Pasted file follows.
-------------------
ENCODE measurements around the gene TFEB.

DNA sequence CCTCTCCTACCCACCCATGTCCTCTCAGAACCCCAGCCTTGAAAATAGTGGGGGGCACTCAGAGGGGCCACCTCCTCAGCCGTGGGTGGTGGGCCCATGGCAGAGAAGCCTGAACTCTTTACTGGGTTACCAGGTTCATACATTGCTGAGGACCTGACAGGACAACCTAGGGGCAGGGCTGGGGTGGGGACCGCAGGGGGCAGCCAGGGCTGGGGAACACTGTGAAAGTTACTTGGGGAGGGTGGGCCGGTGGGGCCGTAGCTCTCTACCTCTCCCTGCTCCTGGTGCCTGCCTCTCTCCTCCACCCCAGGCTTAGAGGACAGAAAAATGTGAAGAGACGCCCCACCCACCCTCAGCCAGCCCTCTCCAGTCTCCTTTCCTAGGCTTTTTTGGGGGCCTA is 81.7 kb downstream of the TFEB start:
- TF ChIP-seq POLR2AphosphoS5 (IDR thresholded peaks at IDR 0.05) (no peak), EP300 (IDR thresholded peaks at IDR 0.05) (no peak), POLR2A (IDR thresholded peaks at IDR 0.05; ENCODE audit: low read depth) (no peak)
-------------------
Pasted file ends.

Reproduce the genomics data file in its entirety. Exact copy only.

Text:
ENCODE measurements around the gene TFEB.

DNA sequence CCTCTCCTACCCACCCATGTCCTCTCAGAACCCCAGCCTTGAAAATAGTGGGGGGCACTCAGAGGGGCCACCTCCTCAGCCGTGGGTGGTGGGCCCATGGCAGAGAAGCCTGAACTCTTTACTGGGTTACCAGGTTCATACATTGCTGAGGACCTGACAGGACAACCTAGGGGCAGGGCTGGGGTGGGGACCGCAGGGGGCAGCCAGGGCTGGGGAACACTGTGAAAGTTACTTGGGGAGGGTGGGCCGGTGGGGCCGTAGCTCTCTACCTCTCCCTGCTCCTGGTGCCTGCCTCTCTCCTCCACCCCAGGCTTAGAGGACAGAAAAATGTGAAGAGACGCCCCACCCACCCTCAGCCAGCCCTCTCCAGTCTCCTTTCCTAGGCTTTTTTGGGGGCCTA is 81.7 kb downstream of the TFEB start:
- TF ChIP-seq POLR2AphosphoS5 (IDR thresholded peaks at IDR 0.05) (no peak), EP300 (IDR thresholded peaks at IDR 0.05) (no peak), POLR2A (IDR thresholded peaks at IDR 0.05; ENCODE audit: low read depth) (no peak)